Senators Introduce Legislation Calling For Mandatory Data Collection On Police-Involved Shootings

If you’re looking for the number of citizens killed by police officers, don’t ask the government. It just doesn’t know. The DOJ is nominally in charge of compiling this information, but it has not made anything resembling an honest effort to do so.

To begin with, it has mostly ignored the federal law ordering the compilation of stats on excessive force by law enforcement officers. And it has ignored this for the last 20 years. To make things worse, it has turned over the duty of collecting data on police-involved shootings to the FBI, which has even less interest in ensuring the comprehensiveness of its “collection.”

“Collection” has smart quotes nailed to it because the FBI made this a purely voluntary collection. Law enforcement agencies are invited to send in in-custody death data — which is then verified by no one. The only thing agencies have to gain from self-reporting deaths at the hands of its officers are transparency, accountability and potentially better relationships with the people they serve. Those “gains” rarely align with law enforcement interests.

Available data is limited even further by only including citizens who were shot during the commission of a felony. Slimming it down even more is its limitation to “justifiable homicides.” Everything else is simply ignored.

So, it’s left to the public sector to compile this data. One of the most comprehensive databases of police-involved killings is being compiled by The Guardian with the assistance of forerunners in the (unofficial) field like Fatal Encounters and Killed By Police. Other databases are being crowd-sourced or compiled by hand by truly devoted individuals. But the government has shown no interest in compiling this information as a public service.

To that end, two senators (Cory Booker and Barbara Boxer) have introduced legislation calling for the creation and maintenance of a mandatory police-related killings database.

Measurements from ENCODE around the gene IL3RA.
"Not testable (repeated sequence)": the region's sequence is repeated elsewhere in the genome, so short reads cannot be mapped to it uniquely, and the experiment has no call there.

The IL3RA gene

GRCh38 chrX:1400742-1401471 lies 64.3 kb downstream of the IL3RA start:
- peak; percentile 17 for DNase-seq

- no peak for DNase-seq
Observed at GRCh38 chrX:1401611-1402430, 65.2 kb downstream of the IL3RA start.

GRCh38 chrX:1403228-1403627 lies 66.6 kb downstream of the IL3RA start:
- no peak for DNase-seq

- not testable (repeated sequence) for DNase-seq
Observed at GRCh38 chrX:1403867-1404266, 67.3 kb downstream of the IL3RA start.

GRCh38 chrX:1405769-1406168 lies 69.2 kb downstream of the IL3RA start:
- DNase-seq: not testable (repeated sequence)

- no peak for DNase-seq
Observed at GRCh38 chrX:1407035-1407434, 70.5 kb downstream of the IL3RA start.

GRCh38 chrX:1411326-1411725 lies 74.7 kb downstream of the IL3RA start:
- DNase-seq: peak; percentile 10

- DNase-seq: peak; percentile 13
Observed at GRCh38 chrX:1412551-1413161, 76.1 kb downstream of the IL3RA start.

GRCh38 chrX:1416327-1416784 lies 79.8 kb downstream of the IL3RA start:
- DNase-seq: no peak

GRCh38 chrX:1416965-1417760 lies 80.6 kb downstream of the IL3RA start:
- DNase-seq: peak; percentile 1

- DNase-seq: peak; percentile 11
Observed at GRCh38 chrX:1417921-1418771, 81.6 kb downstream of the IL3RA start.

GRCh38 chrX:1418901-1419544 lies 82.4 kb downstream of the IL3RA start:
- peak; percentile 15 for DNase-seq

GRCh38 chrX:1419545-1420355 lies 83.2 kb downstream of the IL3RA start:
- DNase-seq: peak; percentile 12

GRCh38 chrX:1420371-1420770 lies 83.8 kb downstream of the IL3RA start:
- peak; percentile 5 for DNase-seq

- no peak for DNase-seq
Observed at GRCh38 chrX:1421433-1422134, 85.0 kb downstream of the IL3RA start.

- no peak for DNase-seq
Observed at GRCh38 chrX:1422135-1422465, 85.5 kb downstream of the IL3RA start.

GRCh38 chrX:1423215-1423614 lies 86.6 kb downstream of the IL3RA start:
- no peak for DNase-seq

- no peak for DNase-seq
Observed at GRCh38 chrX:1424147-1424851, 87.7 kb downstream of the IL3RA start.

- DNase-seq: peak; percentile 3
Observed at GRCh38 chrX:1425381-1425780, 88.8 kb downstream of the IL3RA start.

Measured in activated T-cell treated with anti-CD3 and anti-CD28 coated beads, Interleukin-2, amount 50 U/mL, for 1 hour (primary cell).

Senators Barbara Boxer of California and Cory Booker of New Jersey proposed legislation that would demand all states submit reports to the US Department of Justice that they said would bring “transparency and accountability to law enforcement agencies nationwide”.

“Too many members of the public and police officers are being killed, and we don’t have reliable statistics to track these tragic incidents,” Boxer said in a statement. “This bill will ensure that we know the full extent of the problem so we can save lives on all sides.”

Note the bone being thrown to law enforcement agencies, who are only too happy to compile statistics that show how “dangerous” their work is. Yes, a bill prompted by a Washington Post article on police-involved killings is preemptively calming the nerves of those who may potentially be forced to hand over information on deaths at the hands of their officers.

All well and good, but we’ve already put two agencies in charge of collecting this data and neither have made more than a minimal effort to do so. Making it mandatory is a huge leap forward, but pushing resistant agencies into coughing up unflattering data will take more than a well-intentioned piece of legislation. It needs to stop obliging those who have withheld this data over the years and instead provide for serious consequences if law enforcement agencies fail to meet the requirements of the law.

If previous efforts along these same lines are any indication, simply demanding agencies comply doesn’t seem to have resulted in increased compliance.

In December, Congress reauthorized an act requiring that states report to the Justice Department instances where civilians are killed by police.

“Non-fatal shooting or use of force data is not captured” under the existing legislation, the release said.

So, six months after that “reauthorization” and there’s been no appreciable change in reporting. At this point, anyone but the government is doing a better job capturing this data. Leading the charge from within may eventually force needed change, but a couple of decades of minimal reporting says otherwise.

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